Railroads are becoming an important method of shipping oil long distances, and a recent series of accidents has drawn attention to rail liability insurance issues.
Until the recent shale oil boom, virtually all oil was shipped from production to refinery via pipeline. But shale oil—particularly in North Dakota’s Bakken Shale region—lacks enough pipeline to handle all the oil produced.
Oil producers have turned to railroads. According to the Association of American Railroads, Class I railroads (the largest carriers) originated around 400,000 carloads of crude last year, more than 40 times as many as in 2008. That represents around 11 percent of U.S. crude oil production.
That volume is likely to increase. Some producers have come to like the flexibility rail shipments gives them. It lets them ship anywhere in the country, to refineries paying the highest price, rather than being limited to the refineries near the pipeline’s terminus.
Most large freight shipments involve a large number of companies in a web of arrangements. The rail operator typically owns the engine and the track. It may own some of the transport cars, or it may be transporting cars owned by other rail operators. The freight, of course, is owned by the shipper or the company receiving it. Sometimes shippers own the cars that carry their goods.
Though spills have always been rare, they have always happened—whether by rail or pipeline. But Bakken crude is more volatile than other varieties. A recent analysis of the crude at the site of the July Lac Megantic explosion indicated the oil was as explosive as gasoline.
If there is a derailment, the operator is typically responsible for damages, both to the freight and to any injuries or property damage, according to Daniel Bancroft, New York-based senior vice president and transportation practice leader with Willis North America. Railroads are not required to purchase insurance, but most do. Rail liability is sold primarily in excess and surplus lines and has five main coverages:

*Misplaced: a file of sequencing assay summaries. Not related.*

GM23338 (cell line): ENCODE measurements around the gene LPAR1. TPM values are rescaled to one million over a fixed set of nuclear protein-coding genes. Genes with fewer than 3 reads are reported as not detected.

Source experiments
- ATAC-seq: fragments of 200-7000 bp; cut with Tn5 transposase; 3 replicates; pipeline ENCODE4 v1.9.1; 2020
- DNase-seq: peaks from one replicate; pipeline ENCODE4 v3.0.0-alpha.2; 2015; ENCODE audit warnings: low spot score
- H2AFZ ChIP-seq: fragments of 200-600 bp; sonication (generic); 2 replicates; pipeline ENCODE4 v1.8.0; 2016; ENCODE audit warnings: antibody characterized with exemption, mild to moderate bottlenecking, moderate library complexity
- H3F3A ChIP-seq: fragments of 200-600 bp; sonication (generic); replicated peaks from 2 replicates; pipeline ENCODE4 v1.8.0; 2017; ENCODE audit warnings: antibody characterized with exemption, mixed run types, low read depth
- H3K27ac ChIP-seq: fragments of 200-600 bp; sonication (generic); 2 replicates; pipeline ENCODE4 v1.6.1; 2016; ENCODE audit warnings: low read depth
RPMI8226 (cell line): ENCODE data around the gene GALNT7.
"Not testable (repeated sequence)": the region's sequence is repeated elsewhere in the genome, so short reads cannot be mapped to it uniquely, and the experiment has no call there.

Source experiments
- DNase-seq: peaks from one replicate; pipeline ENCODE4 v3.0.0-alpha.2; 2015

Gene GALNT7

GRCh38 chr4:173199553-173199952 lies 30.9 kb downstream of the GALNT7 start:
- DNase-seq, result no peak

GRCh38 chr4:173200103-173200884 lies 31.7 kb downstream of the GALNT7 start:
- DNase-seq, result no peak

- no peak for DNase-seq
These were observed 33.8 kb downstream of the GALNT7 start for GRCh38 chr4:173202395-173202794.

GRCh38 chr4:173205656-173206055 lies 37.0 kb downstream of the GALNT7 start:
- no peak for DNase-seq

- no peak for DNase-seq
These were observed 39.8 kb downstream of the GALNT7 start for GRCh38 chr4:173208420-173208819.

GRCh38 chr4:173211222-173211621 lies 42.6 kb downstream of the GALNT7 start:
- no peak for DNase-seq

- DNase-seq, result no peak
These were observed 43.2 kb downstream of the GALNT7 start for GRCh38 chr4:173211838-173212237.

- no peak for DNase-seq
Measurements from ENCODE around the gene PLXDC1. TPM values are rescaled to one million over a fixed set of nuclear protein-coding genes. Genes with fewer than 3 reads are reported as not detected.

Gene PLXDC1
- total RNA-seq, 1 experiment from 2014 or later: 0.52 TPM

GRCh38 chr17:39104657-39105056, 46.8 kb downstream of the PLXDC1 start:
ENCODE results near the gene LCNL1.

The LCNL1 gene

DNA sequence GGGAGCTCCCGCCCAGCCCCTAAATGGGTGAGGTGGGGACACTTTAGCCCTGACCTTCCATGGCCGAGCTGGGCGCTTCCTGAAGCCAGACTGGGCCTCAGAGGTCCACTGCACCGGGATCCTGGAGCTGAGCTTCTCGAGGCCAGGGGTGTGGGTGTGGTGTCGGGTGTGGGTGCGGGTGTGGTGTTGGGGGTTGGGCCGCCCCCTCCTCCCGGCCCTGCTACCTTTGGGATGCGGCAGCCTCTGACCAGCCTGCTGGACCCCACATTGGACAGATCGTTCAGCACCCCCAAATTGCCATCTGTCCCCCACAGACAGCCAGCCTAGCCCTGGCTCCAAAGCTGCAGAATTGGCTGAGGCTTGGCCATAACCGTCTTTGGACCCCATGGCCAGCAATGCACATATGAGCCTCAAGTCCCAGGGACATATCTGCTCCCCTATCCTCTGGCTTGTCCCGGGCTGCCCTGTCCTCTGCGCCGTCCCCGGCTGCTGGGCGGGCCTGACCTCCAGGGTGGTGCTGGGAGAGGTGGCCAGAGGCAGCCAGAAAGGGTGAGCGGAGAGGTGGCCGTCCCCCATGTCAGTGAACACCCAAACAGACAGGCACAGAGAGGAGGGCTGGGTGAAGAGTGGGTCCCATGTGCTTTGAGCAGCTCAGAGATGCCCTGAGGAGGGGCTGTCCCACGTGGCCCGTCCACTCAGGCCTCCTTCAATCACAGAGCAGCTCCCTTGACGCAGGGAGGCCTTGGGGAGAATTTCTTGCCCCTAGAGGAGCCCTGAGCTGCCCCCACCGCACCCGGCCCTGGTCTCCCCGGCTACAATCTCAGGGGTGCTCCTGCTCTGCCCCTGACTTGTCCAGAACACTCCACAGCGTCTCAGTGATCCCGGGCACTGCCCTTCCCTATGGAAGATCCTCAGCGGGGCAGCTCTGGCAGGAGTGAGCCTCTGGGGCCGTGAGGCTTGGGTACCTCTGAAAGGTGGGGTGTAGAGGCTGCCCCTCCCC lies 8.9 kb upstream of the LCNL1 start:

- Bodily injury and property damage liability, which covers injuries and destruction in case of derailment.
- Bill of lading (cargo) coverage, which reimburses the shipper for lost or damaged cargo, usually receiving a set amount following a loss schedule. Often shippers buy their own cargo insurance separately.
- Foreign rolling stock coverage, which pays for losses to the rail cars the operator does not own.
- Evacuation expense coverage, which handles cleanup after spills of hazardous materials like oil or other toxic or polluting substances.
- Federal Employees Liability Act coverage, which—a bit like workers compensation in other industries—protects and compensates railroad employees on the job.
Pollution is covered. Terrorism is also typically covered, which has caused some concern, as some experts fear the accumulation of explosive materials in difficult-to-protect locations will tempt terrorists, especially near cities.
The largest railroads, Class I's, retain much of their casualty risk—in the tens of millions of dollars. For protection against the largest losses, they typically purchase the insurance market capacity of liability limits of $1.5 billion. Regional, Class II, railroads typically purchase liability limits of $25 million to $100 million, with a retention between $250,000 and $500,000. The smallest railroads, Class III short lines that sometimes operate on just a few miles of track, might have a minimum of a $5 million limit with retentions in the tens of thousands.
The vast majority of shipments arrive safely, and rail operators contend their shipments spill less fuel than pipelines. But on July 6, 2013, a train of more than 70 tankers of Bakken crude derailed and exploded, obliterating the Canadian town of Lac Megantic, Quebec. The tragedy killed 47 people—the deadliest Canadian rail accident in nearly 150 years.
More than 100 homes and businesses were destroyed, including the town library. Cleanup costs may hit $200 million, one Lac Megantic city councilman told The Wall Street Journal.
Other accidents have been less catastrophic. The Associated Press tallied 10 derailments since 2008 that spilled “significant quantities of crude.” The Association of American Railroads, citing U.S. Department of Transportation data, counted 39 spills of more than five gallons between 2002 and 2012.
In the United States late last year, trains in Alabama and North Dakota carrying crude derailed and exploded. No injuries were reported.
Regulation of oil transport
The operator must carry any cargo brought to it, provided it is packaged and labeled according to federal regulations. Crude oil is typically carried in a DOT-111, a general rail car that handles many liquids—though shippers do not use a car to carry fuel oil on one trip, then, say, corn syrup on the next. Some railroad executives have called for a tighter requirement: using a DOT-111 tricked out to minimize spills and explosions.
The Wall Street Journal reported that about 272,100 DOT-111s operate in North America, according to the Railway Supply Institute, a trade association. Of these, about 39,000 carry crude oil. Less than one-third meet the stricter guidelines, which are voluntary.
Federal officials have also recommended tightening handling requirements.